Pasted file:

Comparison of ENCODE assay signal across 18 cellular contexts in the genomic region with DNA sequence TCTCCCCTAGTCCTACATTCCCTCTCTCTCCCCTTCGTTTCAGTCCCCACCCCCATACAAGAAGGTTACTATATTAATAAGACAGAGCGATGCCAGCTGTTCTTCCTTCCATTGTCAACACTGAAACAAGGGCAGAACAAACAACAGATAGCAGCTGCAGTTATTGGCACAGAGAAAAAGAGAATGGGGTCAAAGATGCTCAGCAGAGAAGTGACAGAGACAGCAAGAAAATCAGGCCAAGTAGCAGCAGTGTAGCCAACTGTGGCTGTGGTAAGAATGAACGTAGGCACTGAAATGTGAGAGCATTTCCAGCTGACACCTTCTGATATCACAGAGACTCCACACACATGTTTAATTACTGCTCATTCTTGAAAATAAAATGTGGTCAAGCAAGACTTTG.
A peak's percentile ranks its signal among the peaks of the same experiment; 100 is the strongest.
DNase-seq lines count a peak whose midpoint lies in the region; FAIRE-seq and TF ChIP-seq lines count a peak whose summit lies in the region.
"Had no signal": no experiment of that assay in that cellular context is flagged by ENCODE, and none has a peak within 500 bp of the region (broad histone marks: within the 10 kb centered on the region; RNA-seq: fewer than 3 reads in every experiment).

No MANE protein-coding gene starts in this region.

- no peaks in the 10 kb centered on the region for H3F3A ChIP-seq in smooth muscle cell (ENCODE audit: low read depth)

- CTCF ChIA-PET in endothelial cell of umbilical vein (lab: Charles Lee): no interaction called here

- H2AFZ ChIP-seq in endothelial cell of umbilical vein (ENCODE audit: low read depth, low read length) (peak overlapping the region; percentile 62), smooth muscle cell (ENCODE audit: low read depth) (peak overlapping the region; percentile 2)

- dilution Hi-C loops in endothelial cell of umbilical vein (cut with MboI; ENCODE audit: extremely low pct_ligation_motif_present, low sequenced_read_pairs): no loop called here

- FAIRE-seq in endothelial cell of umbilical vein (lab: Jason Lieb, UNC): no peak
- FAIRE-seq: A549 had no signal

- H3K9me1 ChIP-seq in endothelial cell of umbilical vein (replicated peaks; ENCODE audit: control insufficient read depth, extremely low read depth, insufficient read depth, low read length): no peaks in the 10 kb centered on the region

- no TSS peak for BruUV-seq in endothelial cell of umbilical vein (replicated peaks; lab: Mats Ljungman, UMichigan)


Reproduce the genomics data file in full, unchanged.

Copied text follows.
Comparison of ENCODE assay signal across 18 cellular contexts in the genomic region with DNA sequence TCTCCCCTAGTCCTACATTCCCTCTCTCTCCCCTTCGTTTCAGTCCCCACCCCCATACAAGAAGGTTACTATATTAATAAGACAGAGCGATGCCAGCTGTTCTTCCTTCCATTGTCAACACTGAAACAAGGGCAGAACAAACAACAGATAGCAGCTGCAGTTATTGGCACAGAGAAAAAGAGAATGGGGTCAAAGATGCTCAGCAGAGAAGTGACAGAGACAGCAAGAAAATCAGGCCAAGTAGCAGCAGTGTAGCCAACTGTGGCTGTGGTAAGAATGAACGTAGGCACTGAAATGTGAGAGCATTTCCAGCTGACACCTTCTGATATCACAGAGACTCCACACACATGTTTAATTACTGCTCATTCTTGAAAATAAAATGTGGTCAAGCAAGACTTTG.
A peak's percentile ranks its signal among the peaks of the same experiment; 100 is the strongest.
DNase-seq lines count a peak whose midpoint lies in the region; FAIRE-seq and TF ChIP-seq lines count a peak whose summit lies in the region.
"Had no signal": no experiment of that assay in that cellular context is flagged by ENCODE, and none has a peak within 500 bp of the region (broad histone marks: within the 10 kb centered on the region; RNA-seq: fewer than 3 reads in every experiment).

No MANE protein-coding gene starts in this region.

- no peaks in the 10 kb centered on the region for H3F3A ChIP-seq in smooth muscle cell (ENCODE audit: low read depth)

- CTCF ChIA-PET in endothelial cell of umbilical vein (lab: Charles Lee): no interaction called here

- H2AFZ ChIP-seq in endothelial cell of umbilical vein (ENCODE audit: low read depth, low read length) (peak overlapping the region; percentile 62), smooth muscle cell (ENCODE audit: low read depth) (peak overlapping the region; percentile 2)

- dilution Hi-C loops in endothelial cell of umbilical vein (cut with MboI; ENCODE audit: extremely low pct_ligation_motif_present, low sequenced_read_pairs): no loop called here

- FAIRE-seq in endothelial cell of umbilical vein (lab: Jason Lieb, UNC): no peak
- FAIRE-seq: A549 had no signal

- H3K9me1 ChIP-seq in endothelial cell of umbilical vein (replicated peaks; ENCODE audit: control insufficient read depth, extremely low read depth, insufficient read depth, low read length): no peaks in the 10 kb centered on the region

- no TSS peak for BruUV-seq in endothelial cell of umbilical vein (replicated peaks; lab: Mats Ljungman, UMichigan)